The impact of lockdown on music has been severe with studies into aerosol production in singing and brass and wind playing catching the public imagination. The original “problem case” was a choir in America who had a rehearsal in which over 60% of their members caught Covid. Little is made of the fact that they ate, drank and socialised after their rehearsal, with no cleaning of the areas they were sitting in or the 60 metal chairs they had to get out and put away. It was music’s fault!  It is extraordinary that we are at a point where the 6 nations rugby teams will stand 2 metres apart from each other to sing the National Anthem, before climbing all over each other in a ruck 2 minutes later, breathing heavily.

We are proud that we have worked hard at DCPS to keep music live. Music lessons have continued, both in school and during lockdown. Virtual pianos and xylophones, along with other music software are now “the norm'”. Choirs sing, ensembles play, all at a distance with music stands wiped and cleaned as much, if not more than any desk, door handle or supermarket shelf. Pupils have continued to thrive in their individual music lessons, singing and playing behind Perspex screens or a webcam.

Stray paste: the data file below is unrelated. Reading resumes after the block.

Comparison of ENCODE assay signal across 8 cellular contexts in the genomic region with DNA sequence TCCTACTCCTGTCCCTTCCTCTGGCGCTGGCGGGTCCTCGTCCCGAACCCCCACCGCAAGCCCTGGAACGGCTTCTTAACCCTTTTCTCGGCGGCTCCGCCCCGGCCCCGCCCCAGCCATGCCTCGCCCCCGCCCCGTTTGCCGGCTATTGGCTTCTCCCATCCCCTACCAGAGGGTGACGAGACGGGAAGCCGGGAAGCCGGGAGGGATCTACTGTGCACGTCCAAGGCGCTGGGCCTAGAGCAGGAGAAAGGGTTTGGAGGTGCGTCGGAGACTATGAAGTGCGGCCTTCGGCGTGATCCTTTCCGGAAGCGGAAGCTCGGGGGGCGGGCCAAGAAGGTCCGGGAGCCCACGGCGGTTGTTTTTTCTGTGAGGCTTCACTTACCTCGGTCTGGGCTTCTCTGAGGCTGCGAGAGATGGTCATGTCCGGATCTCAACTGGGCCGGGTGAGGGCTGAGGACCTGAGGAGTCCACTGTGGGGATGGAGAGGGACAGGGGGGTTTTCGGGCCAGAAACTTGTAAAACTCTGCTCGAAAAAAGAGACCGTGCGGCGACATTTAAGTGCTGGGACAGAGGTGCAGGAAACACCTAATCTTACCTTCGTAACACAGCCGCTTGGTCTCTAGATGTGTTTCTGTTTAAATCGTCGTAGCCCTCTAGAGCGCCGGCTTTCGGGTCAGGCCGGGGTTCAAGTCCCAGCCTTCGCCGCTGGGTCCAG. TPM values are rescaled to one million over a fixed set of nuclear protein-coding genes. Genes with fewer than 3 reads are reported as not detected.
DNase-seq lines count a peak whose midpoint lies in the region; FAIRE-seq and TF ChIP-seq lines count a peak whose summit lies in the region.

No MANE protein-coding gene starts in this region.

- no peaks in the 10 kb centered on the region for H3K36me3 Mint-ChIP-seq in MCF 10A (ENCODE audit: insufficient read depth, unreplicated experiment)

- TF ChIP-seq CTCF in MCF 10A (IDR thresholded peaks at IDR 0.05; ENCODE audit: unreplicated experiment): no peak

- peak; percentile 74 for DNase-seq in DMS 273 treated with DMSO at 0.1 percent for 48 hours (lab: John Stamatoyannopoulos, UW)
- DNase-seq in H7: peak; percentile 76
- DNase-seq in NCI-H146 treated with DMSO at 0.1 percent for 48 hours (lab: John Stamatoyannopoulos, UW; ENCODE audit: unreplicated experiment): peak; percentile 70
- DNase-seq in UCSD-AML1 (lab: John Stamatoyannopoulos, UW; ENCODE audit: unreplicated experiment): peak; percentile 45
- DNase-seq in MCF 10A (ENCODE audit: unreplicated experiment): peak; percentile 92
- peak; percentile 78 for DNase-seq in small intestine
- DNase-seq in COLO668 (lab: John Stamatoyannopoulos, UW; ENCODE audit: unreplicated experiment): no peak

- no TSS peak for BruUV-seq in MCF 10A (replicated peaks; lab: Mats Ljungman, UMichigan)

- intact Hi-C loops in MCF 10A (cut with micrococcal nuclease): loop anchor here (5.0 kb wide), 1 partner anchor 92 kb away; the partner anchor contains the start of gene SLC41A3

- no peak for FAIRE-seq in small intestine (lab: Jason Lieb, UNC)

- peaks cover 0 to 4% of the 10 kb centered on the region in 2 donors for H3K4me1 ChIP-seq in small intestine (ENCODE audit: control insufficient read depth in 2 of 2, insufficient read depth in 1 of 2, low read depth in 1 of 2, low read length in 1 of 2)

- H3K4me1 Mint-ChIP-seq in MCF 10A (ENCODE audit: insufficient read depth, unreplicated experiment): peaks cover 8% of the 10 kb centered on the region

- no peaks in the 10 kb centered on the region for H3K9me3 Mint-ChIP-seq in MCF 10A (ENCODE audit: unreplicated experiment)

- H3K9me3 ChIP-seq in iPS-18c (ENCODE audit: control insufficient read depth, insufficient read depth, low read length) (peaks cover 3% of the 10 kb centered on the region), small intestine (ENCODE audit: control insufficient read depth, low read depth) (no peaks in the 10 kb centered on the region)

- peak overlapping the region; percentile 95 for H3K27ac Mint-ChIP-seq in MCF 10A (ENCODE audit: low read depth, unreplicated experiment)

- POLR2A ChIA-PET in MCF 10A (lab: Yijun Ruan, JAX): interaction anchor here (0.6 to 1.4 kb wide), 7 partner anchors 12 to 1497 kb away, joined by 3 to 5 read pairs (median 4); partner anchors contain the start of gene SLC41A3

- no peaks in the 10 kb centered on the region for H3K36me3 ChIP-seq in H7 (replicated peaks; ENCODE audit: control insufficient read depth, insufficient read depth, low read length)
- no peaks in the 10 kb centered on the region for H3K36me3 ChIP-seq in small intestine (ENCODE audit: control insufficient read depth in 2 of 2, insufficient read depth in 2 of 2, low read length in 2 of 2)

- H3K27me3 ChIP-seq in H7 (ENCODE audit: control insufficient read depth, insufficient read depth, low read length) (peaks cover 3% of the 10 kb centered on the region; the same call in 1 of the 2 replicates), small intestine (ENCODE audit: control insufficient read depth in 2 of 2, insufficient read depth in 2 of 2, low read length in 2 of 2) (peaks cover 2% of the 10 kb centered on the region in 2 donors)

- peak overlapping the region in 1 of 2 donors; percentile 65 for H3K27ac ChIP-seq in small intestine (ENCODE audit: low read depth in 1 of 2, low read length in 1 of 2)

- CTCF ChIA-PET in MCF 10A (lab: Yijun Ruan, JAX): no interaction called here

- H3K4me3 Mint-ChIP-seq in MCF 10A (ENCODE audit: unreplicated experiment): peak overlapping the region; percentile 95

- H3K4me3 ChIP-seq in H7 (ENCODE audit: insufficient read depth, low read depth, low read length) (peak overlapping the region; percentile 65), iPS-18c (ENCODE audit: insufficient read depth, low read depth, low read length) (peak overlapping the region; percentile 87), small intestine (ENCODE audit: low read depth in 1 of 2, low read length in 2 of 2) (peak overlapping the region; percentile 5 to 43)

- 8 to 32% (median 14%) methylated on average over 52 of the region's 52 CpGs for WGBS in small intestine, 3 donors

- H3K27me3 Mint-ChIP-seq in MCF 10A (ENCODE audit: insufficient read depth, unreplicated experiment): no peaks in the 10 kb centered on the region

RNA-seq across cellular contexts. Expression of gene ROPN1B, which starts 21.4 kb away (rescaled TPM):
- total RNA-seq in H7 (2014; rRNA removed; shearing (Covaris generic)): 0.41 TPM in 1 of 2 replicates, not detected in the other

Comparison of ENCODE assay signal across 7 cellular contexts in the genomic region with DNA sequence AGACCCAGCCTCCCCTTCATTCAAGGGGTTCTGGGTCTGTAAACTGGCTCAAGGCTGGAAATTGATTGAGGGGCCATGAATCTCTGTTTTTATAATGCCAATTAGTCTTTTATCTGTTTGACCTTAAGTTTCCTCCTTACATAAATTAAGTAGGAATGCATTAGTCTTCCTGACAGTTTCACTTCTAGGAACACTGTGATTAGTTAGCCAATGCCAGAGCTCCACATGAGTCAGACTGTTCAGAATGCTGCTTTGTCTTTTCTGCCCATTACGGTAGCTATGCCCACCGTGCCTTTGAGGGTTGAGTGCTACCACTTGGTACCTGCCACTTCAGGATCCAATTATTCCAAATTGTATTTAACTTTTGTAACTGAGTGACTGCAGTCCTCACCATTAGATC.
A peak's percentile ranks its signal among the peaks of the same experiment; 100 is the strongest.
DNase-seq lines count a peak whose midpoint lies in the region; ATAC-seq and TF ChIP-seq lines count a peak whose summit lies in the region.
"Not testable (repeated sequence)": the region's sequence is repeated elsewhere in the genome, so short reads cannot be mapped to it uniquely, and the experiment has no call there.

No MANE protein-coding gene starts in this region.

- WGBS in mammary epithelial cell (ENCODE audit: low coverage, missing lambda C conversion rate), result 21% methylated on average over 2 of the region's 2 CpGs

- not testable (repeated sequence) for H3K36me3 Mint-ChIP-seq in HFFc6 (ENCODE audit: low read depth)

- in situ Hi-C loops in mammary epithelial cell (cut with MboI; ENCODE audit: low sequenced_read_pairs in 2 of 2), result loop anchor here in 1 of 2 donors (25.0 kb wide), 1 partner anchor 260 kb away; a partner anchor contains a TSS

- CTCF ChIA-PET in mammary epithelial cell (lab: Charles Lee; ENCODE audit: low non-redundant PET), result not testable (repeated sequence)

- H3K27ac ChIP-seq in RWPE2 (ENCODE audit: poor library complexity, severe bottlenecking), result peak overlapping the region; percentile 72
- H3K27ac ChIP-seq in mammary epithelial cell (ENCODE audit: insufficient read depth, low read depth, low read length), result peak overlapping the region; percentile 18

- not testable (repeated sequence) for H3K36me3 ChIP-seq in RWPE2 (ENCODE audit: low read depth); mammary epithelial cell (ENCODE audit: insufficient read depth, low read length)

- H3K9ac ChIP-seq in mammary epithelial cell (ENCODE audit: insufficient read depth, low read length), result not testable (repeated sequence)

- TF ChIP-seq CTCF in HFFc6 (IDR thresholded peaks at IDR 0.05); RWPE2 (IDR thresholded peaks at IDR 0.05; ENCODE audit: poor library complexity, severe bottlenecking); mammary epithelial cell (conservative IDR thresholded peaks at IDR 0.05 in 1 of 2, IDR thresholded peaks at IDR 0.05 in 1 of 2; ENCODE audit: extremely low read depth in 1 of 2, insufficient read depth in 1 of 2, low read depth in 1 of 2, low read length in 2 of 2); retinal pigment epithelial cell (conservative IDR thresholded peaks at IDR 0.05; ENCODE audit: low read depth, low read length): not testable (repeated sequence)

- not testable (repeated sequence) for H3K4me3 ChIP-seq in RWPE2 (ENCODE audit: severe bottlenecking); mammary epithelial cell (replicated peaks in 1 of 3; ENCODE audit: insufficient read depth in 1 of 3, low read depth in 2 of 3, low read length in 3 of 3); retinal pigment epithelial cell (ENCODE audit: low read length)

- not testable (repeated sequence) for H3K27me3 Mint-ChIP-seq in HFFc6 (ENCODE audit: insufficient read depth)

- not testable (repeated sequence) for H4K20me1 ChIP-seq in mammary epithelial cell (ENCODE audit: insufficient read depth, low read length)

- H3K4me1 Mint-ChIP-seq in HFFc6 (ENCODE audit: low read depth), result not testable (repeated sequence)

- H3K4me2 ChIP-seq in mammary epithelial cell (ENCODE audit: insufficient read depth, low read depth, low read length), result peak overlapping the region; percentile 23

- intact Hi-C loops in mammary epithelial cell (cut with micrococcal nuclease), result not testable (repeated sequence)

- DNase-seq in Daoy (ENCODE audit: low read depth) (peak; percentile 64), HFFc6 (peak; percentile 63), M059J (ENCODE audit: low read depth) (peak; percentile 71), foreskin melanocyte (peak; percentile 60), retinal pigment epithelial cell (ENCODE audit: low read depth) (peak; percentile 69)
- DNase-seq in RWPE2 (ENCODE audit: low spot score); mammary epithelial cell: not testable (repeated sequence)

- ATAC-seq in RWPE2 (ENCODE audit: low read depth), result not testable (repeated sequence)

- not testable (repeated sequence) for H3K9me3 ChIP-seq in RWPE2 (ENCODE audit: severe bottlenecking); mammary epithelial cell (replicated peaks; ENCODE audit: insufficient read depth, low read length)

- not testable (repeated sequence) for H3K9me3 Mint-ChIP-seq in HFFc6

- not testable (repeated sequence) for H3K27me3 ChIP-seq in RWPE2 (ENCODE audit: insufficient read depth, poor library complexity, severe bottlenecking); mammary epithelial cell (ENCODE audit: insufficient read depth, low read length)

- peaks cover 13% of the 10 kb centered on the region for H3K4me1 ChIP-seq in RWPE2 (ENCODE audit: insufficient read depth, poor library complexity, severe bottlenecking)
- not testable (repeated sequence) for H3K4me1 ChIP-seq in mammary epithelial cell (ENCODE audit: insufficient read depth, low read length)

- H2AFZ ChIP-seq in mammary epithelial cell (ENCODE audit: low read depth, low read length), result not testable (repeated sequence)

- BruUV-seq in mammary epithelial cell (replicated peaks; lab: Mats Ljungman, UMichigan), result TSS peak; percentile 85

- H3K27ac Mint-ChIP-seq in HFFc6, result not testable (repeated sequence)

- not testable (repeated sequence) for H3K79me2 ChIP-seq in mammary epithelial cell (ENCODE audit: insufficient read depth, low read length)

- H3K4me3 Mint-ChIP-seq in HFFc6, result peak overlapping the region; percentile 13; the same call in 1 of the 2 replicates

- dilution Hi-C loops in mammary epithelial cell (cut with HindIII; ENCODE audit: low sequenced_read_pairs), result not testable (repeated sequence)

The government’s road map out of lockdown has no hints of a future for music, other than “the opening of big events”. We truly hope this will mean we can sing, play, perform and entertain together, live, and be able to stand together rather than try to hear the murmur of another performer on the other side of the building, but in the meantime music will not stop!

Our Year 5 and 6 Bubble ensemble have been introduced, in the last 3 weeks, to Simon and Garfunkel’s “Bridge Over Troubled Water”, which seems so appropriate at this time. You can listen to a short extract after only 3 weeks rehearsal here: Bridge Over Troubled Water Year 5 & 6 Ensemble We truly hope that music’s bridge is not too far down the road.